Highlights of the Updated GRD

  • – Contains new government revenue data until 2012 and in many cases, 2013. 
  • – Better coverage – more data from sources means (Better disaggregation, more countries where we can isolate resource revenues and new observations – e.g. South Sudan.
  • – Includes the System of National Accounting and base year used by each country
  • – Available in .xls, .ods & .dta formats; Raw Data files also available

 Since the launch of the ICTD Government Revenue Dataset (GRD) in September 2014, our team of GRD researchers has continued to work on the dataset, and after many months of work, the 2015 edition of the Government Revenue Dataset is now complete and publicly available.

Updating the GRD wasn’t, however, just a simple case of adding three or four years of observations to each country. Not long into the process, it became clear that large-scale revisions to data (particularly from the OECD tax statistics) meant that simply adding the new data was not going to be enough. In order for new observations to align with what was already in the GRD, we have incorporated the most up-to-date data possible. In many instances, that meant including revisions of source data as far back as the late 1990’s.

In light of an improvement in data coverage from major international sources, we also took the update as a chance to systematically review each and every choice of source, in order to ensure that the best data is being employed in the GRD. For many countries we have thus been able to disaggregate further than before, isolate the resource components of tax revenues and add observations that were not previously available.

We have also included an indicator of the System of National Accounts (SNA) used by each country. Countries transitioning from SNA1993 to SNA2008 have often seen large jumps in their GDP figures (think Nigeria). This creates a knock-on effect for the revenue figures in the GRD, which are presented as a percentage of GDP. As things stand, only around one in four countries included in the GRD have adopted the SNA2008 (or the European equivalent, ESA2010).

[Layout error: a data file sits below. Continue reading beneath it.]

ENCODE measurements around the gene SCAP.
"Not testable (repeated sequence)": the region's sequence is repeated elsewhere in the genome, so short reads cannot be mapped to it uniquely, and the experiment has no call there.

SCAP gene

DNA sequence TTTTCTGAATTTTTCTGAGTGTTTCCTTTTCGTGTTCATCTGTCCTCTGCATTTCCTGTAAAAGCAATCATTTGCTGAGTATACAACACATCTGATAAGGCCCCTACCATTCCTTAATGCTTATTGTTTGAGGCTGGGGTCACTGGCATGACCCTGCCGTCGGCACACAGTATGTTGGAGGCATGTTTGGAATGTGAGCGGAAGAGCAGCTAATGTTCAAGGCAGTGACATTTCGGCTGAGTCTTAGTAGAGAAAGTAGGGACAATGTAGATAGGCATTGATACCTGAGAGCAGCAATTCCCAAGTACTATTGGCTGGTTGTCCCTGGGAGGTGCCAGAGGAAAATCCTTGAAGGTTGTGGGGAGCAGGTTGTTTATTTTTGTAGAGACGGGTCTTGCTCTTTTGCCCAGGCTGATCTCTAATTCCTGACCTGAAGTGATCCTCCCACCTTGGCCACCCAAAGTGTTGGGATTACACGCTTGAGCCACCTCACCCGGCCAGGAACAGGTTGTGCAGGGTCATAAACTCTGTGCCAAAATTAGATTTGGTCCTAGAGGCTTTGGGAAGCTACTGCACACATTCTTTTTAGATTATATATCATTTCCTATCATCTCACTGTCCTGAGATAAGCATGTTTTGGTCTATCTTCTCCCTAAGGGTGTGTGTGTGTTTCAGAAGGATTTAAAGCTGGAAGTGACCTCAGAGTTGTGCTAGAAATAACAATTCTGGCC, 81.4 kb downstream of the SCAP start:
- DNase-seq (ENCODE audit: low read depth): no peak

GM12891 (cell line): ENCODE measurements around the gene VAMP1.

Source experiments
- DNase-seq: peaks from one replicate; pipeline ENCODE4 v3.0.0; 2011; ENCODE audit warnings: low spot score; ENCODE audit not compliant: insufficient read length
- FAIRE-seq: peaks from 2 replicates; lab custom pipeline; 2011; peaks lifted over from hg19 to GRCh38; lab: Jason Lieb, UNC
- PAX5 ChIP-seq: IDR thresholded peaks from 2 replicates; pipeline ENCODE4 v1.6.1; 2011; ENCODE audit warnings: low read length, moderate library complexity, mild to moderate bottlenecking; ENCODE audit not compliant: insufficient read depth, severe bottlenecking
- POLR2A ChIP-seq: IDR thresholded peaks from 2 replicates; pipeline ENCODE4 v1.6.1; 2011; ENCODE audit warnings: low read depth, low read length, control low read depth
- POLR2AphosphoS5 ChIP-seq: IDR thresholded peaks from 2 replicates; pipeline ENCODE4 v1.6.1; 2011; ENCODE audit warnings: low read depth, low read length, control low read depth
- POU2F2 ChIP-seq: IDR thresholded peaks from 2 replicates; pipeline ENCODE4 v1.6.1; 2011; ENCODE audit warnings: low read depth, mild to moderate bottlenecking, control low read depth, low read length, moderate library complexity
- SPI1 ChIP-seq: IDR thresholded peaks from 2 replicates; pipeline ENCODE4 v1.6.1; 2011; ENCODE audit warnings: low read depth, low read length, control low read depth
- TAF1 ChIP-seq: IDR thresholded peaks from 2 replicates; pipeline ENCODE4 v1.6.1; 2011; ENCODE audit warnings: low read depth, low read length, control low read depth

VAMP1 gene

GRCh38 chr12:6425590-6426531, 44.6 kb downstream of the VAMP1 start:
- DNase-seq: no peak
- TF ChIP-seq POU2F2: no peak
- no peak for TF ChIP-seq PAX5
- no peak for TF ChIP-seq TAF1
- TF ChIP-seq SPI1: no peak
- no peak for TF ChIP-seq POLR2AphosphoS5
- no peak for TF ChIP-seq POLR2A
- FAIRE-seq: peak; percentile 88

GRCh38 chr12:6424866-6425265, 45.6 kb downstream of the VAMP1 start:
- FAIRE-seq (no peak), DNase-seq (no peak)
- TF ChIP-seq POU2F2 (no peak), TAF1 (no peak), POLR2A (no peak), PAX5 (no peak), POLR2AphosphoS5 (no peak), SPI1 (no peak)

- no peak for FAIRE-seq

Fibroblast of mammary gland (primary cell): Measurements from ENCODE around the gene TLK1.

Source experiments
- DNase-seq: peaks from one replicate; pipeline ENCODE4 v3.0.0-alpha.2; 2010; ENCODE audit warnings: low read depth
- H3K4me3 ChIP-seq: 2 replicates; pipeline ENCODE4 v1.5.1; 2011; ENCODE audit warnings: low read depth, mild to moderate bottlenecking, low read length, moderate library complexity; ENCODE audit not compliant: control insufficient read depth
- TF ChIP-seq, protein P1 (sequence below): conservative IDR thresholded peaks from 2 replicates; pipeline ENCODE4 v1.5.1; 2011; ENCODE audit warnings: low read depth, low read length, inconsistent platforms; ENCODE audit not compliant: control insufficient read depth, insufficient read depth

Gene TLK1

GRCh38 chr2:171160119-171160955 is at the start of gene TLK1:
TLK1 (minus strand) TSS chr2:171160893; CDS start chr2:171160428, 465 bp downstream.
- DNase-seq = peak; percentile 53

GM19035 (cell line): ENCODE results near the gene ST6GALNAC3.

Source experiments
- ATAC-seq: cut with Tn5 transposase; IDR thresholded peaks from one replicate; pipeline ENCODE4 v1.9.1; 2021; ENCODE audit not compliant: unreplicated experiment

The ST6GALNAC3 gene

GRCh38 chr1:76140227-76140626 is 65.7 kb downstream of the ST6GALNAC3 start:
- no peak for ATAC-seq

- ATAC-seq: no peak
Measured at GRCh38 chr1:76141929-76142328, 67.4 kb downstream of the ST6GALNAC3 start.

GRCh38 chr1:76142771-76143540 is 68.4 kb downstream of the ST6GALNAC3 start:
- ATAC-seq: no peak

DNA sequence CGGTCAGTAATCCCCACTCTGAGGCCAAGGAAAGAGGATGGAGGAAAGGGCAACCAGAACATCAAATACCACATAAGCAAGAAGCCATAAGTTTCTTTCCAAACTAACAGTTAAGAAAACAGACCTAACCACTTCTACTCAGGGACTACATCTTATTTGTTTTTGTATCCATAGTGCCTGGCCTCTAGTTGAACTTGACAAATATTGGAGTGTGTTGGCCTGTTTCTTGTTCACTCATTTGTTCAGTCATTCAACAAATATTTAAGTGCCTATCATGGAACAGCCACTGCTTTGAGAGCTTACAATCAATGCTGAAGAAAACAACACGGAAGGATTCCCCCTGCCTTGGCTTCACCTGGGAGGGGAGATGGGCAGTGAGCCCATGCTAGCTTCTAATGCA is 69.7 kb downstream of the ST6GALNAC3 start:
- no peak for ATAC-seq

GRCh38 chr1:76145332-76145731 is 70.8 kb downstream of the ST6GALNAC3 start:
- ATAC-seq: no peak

Crucially however, as things stand in 2015, developing countries represent quite a mixed bag, with those that have adopted the new system seeing large increases in GDP figures, and subsequently, decreases in their tax ratio. Indeed, in countries where SNA2008 has been adopted, users will often find lower tax ratios, compared to the last version of the GRD. We have therefore included an indicator identifying those countries where the new SNA has been adopted. We hope that this will aid users in understanding some of the differences between countries’ tax ratios and serve as a warning to exercise caution when making comparisons between countries that use different standards of national accounting.

The GRD is now available in .xls, .ods and .dta formats. For users wishing to delve deeper into the construction of the dataset, we also make available the raw data, which collates all of the data downloaded from each source before it was inputted into the final dataset.

Kyle McNabb

Dr Kyle McNabb is a Research Associate and the Uganda Country Lead in the Centre for Tax Analysis in Developing Countries (TaxDev) programme at ODI. Based full time in Kampala. He is the author of the TaxDev Employment Income Taxes Dataset and, prior to joining ODI, was a research fellow at UNU-WIDER in Helsinki where he was responsible for the Government Revenue Dataset project. His research interests are focused on the policy design of income taxes in developing country settings.